by Christopher Teh Boon Sung, Fac. of Agriculture, Uni. Putra Malaysia, Serdang ([email protected])
How you manage your soil is very important. Even a low fertility soil can be made very fertile with proper soil management, and a soil, though initially very fertile, can degrade into a problematic one due to soil mismanagement. Below are five general key steps to have a healthy soil.
You need to determine what kind of soil you are using and its current fertility status. This information is vital to better manage your soil, particularly on how much and what type of fertilizers to apply. There are several soil testing labs to which you can send your soil samples. My faculty also has such facilities for soil testing. You should test your soil at least on the following: pH, organic matter, and major plant nutrients particularly nitrogen (N), phosphorus (P), potassium (K), calcium (Ca), and magnesium (Mg).
Malaysian soils are typically strongly to very strongly acidic, having pH values between 3 to 5. At these levels, the nutrients in the soils are less available for your plants. To make these nutrients more available, you need to raise your soil’s current pH level to about 6 to 6.5. Typically, about 600 g of lime should be added to every one square meter ground area. You can get lime in the form of hydrated lime (calcium hydroxide) or dolomite.
Adding organic matter to soils will virtually improve all soil properties. When organic matter is applied to the soil, the organic matter will decay, gradually releasing its nutrients. Soils rich in organic matter are more resistant to erosion, retain more water and nutrients for plant use, and encourage more soil microbial life. Organic matter can be applied in the form of compost or mulch. Several websites and even online videos show how you can make your own compost. Making your own compost is easy, is not expensive, and does not require any sophisticated equipment. Mulch, on the other hand, is the application of plant materials like leaf litter, twigs, and other plant waste materials on the soil surface. You should not apply more than 10 to 12 kg of organic matter per one square meter ground area.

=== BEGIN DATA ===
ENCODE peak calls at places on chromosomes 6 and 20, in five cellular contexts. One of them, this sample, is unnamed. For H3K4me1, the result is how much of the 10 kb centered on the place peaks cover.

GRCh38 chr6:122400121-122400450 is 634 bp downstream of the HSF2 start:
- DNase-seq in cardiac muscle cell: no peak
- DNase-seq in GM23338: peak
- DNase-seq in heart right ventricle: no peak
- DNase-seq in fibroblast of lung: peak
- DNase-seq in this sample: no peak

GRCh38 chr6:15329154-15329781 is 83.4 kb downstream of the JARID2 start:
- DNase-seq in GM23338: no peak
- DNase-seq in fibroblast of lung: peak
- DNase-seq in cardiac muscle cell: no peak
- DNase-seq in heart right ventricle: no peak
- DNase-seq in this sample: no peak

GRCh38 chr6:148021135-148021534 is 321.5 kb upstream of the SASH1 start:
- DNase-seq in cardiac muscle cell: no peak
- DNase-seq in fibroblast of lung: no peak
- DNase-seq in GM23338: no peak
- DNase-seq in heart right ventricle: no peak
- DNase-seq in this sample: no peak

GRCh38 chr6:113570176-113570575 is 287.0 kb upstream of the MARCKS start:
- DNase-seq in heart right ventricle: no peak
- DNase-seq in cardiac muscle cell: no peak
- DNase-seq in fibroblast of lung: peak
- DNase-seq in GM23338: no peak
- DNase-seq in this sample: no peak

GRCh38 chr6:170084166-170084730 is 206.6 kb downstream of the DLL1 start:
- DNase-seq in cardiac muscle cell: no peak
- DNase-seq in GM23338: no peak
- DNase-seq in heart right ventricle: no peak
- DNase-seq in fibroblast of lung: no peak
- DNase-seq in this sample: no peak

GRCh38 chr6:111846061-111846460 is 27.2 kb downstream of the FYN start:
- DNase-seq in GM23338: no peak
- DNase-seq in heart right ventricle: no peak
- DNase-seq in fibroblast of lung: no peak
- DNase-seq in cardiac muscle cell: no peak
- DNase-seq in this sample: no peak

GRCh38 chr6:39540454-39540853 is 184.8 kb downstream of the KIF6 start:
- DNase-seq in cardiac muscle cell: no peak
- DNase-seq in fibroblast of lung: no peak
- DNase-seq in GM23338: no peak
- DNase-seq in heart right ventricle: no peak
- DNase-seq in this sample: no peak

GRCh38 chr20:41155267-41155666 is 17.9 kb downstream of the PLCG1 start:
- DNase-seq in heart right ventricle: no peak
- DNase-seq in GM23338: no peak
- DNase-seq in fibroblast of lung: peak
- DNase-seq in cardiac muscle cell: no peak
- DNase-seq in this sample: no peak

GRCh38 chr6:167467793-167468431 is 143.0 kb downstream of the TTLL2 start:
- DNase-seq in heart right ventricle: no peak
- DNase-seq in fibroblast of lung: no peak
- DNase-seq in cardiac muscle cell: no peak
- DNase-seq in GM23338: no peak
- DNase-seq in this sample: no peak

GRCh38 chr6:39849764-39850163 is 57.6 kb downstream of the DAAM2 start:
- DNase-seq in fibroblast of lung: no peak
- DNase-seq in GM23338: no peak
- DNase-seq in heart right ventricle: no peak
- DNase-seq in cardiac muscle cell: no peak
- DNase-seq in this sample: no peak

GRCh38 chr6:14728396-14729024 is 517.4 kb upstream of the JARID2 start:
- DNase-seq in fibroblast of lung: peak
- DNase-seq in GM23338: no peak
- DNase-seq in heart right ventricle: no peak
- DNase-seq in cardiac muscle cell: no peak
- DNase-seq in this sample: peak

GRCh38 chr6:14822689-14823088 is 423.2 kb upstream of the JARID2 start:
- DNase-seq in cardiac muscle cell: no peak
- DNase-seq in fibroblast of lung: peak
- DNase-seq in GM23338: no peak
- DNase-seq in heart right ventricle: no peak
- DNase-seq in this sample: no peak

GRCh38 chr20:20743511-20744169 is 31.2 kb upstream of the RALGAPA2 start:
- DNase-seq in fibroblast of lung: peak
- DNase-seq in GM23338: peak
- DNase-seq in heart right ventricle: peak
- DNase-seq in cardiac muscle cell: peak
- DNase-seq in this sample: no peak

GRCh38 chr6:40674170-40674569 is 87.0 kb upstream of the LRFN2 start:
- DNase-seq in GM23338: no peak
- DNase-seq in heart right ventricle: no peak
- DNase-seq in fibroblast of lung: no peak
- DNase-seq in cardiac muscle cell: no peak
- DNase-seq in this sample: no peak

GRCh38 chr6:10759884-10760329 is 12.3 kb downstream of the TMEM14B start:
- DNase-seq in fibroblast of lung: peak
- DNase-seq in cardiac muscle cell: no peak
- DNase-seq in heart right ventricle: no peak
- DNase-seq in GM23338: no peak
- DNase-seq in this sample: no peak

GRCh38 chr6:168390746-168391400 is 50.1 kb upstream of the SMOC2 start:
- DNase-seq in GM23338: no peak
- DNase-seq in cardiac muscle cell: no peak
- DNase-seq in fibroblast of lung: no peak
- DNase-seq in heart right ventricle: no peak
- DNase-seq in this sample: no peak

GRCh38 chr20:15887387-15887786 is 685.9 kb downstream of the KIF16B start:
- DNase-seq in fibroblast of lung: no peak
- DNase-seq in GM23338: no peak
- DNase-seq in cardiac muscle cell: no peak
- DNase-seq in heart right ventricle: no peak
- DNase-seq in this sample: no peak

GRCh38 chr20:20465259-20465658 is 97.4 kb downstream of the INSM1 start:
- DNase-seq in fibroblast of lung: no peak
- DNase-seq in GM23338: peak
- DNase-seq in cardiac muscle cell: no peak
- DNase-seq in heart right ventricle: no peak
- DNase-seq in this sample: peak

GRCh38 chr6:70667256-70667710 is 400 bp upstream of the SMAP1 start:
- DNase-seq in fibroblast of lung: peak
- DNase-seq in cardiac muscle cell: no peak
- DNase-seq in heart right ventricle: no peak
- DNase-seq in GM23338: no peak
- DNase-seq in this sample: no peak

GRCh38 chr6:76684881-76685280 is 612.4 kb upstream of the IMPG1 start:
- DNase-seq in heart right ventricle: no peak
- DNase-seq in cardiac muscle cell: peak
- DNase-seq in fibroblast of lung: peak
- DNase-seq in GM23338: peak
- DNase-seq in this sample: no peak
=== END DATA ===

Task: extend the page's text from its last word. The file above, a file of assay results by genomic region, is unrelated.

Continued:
One of the most common mistake gardeners do is to apply too much fertilizers. This often occurs when gardeners “experiment” with various types of fertilizers. Adding too much fertilizers can be worse than applying too little because correcting nutrient toxicity is much more difficult than correcting for nutrient deficiency. You should apply the fertilizers in the recommended amounts and time. Different plants require different types and amount of fertilizers, and you should refer to the internet (particularly from credible university sources) for such information for your specific plants.
Different plants require different amounts of water, but generally, plants only require about five liters of water per one square meter ground area per day. It is easy to over water our plants, and over watering causes root rot (often fatal to plants) and excessive nutrient losses where the soil nutrients are washed out. If you tend to over water, your soil should be freely draining so that the excess water can easily flow out, without risking root rot. But freely draining soils tend to more easily dry out, causing water stress for plants grown in such soils.
Finally, you need patience. Building up soil fertility takes time and often requires multi pronged approach.